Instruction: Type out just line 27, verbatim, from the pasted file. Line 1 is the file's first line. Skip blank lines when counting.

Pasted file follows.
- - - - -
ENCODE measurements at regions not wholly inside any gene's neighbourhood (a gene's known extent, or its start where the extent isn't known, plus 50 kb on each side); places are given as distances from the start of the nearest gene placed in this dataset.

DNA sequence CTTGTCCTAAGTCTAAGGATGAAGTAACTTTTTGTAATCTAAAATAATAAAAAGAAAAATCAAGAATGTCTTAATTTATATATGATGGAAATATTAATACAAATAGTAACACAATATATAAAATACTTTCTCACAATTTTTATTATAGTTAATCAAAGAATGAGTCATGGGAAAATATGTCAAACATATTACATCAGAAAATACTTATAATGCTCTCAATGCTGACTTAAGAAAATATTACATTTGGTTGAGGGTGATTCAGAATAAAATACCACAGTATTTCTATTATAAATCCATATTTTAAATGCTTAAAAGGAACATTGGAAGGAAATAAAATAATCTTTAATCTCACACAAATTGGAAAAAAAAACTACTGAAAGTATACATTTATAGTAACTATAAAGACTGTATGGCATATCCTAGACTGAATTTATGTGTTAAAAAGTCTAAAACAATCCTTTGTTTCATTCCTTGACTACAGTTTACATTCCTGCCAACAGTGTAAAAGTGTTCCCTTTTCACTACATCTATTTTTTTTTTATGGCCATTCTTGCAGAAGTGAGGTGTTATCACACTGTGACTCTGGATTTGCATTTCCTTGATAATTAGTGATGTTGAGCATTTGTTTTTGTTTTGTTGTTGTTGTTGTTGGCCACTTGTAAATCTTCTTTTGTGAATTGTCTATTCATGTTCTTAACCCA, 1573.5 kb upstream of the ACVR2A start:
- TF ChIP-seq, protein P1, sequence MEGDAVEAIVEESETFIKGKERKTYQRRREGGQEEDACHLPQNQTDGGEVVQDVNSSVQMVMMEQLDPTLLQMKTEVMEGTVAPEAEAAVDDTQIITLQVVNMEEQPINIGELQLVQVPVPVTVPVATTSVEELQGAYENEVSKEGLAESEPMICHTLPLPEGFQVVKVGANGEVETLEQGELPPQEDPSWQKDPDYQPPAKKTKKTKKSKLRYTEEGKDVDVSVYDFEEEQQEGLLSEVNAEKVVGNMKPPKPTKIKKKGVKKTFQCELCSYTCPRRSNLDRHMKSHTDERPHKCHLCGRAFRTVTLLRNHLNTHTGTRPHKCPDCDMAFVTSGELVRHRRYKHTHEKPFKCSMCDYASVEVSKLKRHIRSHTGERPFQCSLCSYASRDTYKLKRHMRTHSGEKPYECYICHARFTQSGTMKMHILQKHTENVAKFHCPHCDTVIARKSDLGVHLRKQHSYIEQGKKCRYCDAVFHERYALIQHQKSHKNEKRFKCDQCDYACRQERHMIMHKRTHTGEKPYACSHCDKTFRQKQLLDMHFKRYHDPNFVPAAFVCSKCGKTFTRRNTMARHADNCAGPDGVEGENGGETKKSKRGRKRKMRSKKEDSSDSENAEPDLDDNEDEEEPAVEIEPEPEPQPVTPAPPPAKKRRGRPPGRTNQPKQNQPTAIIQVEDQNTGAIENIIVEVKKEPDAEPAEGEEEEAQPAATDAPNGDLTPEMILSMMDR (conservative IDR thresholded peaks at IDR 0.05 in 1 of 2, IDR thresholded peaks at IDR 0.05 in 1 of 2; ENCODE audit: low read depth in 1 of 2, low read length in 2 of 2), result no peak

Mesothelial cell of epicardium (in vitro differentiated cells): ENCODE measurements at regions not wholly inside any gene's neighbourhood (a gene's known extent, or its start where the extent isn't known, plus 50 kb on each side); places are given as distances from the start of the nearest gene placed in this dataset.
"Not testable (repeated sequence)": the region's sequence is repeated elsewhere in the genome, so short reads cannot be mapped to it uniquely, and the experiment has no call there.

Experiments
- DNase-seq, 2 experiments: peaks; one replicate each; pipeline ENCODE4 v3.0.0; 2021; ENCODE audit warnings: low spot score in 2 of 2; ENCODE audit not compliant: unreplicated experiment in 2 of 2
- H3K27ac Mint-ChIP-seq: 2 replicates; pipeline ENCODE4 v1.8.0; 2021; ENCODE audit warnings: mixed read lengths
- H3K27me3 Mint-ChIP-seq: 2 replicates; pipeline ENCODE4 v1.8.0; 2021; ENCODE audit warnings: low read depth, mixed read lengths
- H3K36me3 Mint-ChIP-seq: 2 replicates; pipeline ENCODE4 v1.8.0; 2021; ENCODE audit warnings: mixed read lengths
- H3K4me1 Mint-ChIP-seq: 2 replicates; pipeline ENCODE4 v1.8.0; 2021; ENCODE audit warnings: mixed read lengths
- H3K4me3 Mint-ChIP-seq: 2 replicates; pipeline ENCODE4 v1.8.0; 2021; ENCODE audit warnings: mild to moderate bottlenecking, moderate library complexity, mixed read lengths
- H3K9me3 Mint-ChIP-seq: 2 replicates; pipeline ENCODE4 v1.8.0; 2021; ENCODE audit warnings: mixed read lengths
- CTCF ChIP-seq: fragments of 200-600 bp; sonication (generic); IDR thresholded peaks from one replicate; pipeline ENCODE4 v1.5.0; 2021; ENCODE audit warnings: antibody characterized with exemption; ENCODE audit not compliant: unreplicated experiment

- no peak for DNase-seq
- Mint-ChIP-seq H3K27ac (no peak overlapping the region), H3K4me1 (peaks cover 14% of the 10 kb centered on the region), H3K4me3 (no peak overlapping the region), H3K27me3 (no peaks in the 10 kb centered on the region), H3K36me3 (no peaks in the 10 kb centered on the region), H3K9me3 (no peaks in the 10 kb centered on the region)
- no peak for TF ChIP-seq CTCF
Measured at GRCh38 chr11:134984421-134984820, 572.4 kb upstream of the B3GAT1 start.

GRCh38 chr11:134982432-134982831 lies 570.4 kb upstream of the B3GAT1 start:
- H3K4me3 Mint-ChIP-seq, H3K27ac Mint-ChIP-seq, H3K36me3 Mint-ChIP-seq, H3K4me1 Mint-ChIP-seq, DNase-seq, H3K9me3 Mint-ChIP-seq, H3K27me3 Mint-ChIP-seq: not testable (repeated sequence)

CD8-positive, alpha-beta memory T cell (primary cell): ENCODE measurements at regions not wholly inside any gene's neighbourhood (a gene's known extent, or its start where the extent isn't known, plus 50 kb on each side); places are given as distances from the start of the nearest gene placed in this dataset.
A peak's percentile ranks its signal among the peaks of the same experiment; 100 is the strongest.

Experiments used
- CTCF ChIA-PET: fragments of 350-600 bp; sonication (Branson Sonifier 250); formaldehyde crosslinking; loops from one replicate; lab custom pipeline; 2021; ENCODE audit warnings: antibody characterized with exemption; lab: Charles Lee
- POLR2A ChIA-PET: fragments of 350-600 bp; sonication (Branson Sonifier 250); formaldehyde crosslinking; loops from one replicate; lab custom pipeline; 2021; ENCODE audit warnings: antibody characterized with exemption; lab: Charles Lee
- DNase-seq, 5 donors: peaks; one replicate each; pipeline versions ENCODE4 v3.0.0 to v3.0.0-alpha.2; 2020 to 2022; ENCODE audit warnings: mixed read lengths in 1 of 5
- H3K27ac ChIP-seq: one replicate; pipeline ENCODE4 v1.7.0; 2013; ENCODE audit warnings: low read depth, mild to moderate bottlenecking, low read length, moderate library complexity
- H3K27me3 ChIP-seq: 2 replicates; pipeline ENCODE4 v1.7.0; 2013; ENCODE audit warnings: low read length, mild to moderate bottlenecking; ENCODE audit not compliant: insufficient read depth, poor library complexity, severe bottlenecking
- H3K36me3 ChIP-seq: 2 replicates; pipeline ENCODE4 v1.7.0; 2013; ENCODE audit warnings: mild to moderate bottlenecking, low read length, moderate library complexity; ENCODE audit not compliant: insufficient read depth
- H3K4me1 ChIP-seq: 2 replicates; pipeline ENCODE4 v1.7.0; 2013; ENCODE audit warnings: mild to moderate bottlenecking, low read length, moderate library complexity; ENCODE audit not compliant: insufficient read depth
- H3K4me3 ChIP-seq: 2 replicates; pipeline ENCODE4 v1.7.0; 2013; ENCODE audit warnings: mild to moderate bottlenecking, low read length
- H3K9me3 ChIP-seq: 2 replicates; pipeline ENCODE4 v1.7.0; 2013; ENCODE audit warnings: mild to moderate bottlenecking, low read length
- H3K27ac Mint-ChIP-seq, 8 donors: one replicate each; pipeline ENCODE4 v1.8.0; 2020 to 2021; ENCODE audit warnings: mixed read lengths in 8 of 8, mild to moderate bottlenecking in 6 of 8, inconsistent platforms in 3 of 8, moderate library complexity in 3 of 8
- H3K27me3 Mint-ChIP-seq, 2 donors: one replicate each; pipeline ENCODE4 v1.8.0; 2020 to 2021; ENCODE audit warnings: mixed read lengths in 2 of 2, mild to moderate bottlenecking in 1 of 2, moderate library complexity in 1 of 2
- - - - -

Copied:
- H3K27ac ChIP-seq: one replicate; pipeline ENCODE4 v1.7.0; 2013; ENCODE audit warnings: low read depth, mild to moderate bottlenecking, low read length, moderate library complexity